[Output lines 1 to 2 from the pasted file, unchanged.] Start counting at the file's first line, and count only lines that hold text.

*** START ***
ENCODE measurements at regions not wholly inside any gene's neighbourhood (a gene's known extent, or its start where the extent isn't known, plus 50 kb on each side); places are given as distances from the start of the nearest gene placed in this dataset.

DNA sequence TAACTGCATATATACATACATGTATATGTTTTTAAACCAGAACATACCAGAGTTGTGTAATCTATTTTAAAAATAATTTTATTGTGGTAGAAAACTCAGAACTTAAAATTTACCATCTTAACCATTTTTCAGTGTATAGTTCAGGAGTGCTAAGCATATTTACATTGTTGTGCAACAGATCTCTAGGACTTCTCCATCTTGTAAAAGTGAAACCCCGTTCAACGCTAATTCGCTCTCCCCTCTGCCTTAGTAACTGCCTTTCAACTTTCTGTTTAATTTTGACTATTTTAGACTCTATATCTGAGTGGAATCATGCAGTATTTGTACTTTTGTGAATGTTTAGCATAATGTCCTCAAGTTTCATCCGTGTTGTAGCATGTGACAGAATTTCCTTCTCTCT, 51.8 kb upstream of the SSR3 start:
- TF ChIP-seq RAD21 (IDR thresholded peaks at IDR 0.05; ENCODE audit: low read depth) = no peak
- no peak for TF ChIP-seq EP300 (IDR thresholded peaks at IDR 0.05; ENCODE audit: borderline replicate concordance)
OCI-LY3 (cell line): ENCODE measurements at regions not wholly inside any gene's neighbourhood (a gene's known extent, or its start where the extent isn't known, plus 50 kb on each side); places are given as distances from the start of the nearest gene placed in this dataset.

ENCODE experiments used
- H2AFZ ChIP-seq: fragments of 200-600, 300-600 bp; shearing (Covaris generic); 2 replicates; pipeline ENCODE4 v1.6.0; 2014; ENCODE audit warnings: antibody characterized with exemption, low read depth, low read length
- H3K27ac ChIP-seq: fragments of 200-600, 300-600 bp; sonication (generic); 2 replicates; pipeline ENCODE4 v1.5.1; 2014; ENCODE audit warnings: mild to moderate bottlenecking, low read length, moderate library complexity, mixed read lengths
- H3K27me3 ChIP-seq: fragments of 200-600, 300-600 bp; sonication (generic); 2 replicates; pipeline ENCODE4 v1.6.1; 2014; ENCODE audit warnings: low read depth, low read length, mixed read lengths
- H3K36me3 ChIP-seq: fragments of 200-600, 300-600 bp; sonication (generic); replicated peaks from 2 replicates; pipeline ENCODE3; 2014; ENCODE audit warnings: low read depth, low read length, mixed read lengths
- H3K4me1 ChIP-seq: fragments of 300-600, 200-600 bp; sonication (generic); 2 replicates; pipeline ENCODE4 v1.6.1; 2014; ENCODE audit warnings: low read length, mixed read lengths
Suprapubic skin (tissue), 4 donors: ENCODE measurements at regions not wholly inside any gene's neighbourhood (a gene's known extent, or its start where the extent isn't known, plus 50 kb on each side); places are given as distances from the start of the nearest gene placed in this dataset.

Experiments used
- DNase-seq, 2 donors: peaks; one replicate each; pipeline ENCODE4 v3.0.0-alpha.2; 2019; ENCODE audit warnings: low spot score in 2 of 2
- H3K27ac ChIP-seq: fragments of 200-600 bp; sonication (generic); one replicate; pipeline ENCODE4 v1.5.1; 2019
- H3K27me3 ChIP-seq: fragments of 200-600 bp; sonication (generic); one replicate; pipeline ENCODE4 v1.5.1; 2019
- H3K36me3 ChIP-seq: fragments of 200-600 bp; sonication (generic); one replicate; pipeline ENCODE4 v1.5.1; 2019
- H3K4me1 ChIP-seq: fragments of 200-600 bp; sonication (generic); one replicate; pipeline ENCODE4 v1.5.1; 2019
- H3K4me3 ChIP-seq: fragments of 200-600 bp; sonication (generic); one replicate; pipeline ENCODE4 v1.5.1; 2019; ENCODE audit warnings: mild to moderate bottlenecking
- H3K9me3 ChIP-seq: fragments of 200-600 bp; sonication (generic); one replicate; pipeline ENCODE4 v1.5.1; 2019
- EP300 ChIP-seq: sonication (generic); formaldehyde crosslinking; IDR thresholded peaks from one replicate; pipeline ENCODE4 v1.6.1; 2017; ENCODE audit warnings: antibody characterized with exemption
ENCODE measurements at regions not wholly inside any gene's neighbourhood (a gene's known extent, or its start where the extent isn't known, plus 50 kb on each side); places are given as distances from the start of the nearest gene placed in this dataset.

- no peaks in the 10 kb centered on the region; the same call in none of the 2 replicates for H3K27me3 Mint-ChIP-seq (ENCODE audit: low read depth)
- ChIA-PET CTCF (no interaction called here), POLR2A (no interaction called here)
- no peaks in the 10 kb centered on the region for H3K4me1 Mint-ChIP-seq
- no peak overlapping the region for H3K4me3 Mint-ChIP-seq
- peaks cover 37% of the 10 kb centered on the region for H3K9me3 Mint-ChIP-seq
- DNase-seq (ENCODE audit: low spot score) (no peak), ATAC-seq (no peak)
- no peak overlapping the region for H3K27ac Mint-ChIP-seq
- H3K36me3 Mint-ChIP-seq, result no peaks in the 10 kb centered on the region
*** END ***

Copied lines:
ENCODE measurements at regions not wholly inside any gene's neighbourhood (a gene's known extent, or its start where the extent isn't known, plus 50 kb on each side); places are given as distances from the start of the nearest gene placed in this dataset.

DNA sequence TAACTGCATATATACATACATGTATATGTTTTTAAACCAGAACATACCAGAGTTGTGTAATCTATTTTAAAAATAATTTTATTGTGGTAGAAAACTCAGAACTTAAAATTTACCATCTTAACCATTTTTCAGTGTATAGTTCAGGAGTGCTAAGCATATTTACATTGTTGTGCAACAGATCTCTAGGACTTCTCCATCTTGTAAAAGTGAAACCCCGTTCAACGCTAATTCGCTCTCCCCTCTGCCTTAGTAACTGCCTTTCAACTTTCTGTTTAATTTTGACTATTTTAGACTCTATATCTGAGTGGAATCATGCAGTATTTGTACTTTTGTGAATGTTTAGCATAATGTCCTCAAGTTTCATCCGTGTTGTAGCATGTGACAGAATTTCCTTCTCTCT, 51.8 kb upstream of the SSR3 start: